Web Site Review
Seattle Civil Rights and Labor History Project, http://depts.washington.edu/civilr/. Created and directed by James N. Gregory, University of Washington, Seattle. Reviewed May–June 2008.
Founded and directed by the University of Washington historian James N. Gregory, the Seattle Civil Rights and Labor History Project Web site is a model for what academic historians can do using the Internet. Part archive, part teaching resource, part exhibit, this project, which began quite humbly, has launched itself in many directions. It deserves to be used widely by historians and students of twentieth-century America.
Technically, the site is part of the Pacific Northwest Labor History Project, which maintains a separate, if linked and overlapping, site. Gradually, the Seattle Civil Rights and Labor History Project expanded in different, if somewhat random, directions—generally toward social movements in the Northwest. As Gregory is a historian with several award-winning books on labor, ethnicity, and social movements to his credit, the general topics and much of the material relates to his own research. Over time, the site grew with many additional images, video histories, research essays, and other material in various media.
Since, historically, African Americans make up a relatively small percentage of Seattle’s and Washington’s population—typical for the West—the site looks at civil rights broadly by also including Latinos, Asians, American Indians, and other minority groups. Some sections house a series of research papers on a subject; for instance, “Seattle’s Ethnic Press” evolved out of a research course taught by Gregory. Generally, the papers are quite good college essays, footnoted and with numerous scanned photographs. Unavoidably, the quality of the papers vary; some are very rich and useful even to professional historians (for example, Megan Elston’s “Black Longshoreman: The Frank Jenkins Story”).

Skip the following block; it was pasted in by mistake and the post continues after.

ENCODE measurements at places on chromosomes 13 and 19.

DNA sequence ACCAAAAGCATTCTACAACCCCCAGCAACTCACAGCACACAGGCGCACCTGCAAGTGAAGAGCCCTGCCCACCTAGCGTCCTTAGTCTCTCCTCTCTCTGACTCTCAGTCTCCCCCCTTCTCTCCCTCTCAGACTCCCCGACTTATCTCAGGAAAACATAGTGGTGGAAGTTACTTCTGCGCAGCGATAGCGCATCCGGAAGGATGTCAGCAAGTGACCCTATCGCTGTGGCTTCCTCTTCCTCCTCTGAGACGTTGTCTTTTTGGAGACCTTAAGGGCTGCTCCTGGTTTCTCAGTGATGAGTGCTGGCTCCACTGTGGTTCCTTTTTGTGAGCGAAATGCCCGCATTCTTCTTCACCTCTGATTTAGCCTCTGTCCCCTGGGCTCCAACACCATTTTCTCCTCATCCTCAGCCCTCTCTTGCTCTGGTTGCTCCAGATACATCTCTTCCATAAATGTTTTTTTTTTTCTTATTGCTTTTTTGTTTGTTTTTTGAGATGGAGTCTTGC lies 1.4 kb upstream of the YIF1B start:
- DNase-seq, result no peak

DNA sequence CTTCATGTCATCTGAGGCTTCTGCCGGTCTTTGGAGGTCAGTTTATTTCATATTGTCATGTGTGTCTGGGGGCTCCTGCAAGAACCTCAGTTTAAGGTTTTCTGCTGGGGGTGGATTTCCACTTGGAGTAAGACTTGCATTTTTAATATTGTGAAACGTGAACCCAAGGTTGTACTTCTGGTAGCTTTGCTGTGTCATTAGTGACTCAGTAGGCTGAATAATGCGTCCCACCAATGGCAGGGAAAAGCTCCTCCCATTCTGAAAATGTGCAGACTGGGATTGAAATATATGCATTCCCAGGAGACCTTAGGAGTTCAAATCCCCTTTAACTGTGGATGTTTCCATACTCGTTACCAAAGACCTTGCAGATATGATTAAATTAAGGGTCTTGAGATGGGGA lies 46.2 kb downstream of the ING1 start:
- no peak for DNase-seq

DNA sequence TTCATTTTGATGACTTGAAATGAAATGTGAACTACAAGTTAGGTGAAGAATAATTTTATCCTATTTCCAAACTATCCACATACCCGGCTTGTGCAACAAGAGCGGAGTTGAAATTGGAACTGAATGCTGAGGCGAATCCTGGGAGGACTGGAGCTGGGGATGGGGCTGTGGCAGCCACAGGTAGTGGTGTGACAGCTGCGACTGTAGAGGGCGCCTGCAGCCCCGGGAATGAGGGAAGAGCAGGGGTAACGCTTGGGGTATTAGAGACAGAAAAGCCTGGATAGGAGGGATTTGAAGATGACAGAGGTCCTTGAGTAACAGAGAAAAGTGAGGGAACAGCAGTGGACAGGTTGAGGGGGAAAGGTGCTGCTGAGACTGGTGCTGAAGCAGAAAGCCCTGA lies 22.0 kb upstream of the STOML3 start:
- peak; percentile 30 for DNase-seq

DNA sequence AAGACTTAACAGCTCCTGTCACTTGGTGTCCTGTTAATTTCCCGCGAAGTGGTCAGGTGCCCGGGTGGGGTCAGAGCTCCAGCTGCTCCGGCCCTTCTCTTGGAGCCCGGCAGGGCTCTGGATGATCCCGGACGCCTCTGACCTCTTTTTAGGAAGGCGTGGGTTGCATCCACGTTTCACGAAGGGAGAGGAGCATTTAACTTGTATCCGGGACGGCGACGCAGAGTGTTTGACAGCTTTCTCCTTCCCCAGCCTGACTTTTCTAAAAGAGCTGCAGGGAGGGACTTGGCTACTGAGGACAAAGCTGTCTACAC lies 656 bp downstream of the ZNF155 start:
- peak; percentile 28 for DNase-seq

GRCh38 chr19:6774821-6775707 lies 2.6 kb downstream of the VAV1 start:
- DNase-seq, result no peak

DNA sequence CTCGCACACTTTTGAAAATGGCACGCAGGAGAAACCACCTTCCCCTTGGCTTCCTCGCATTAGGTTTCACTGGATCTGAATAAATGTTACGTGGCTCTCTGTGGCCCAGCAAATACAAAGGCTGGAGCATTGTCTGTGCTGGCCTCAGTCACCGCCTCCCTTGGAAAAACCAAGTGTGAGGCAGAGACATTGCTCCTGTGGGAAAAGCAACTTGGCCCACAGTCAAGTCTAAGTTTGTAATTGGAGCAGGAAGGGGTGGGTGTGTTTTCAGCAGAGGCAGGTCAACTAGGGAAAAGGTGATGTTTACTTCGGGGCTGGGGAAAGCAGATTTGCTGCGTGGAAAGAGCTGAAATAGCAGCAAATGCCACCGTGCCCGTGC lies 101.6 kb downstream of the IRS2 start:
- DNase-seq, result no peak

Though clearly academic in orientation, Seattle Civil Rights and Labor History Project demonstrates the tremendous potential of such projects. The site justifiably boasts about how the project’s research on restrictive covenants in the state of Washington resulted in a 2006 state law that makes it easier for homeowners’ associations to eliminate the restrictive covenants that were once common in U.S. cities and suburbs. The “Segregated Seattle” section reprints specific restrictions neighborhood by neighborhood in the city and its suburbs. The “For Teachers” section features multiple classroom exercises and lesson plans geared mostly to high school students, though much of the material, including PowerPoint slide shows, could be used in university classes.
Also noteworthy is how the site harnesses the research of students, literally hundreds of whom have contributed, as have a number of local community groups, libraries, museums, and governments (including financially). No doubt, other historians could replicate this model.
Those hoping to use the site for research or class assignments can search in several ways, and the search engine works reasonably well. The easiest method is by topic (for example, “segregation”). Users also can search by a specific ethnic group, such as “urban Indians.” Some subjects are hyperlinked to related resources, such as to the Web site of Seattle’s local longshore union.
Gregory and the many others who have contributed to this important, useful, and highly educational Web site should be nothing but proud of their efforts.
Western Illinois University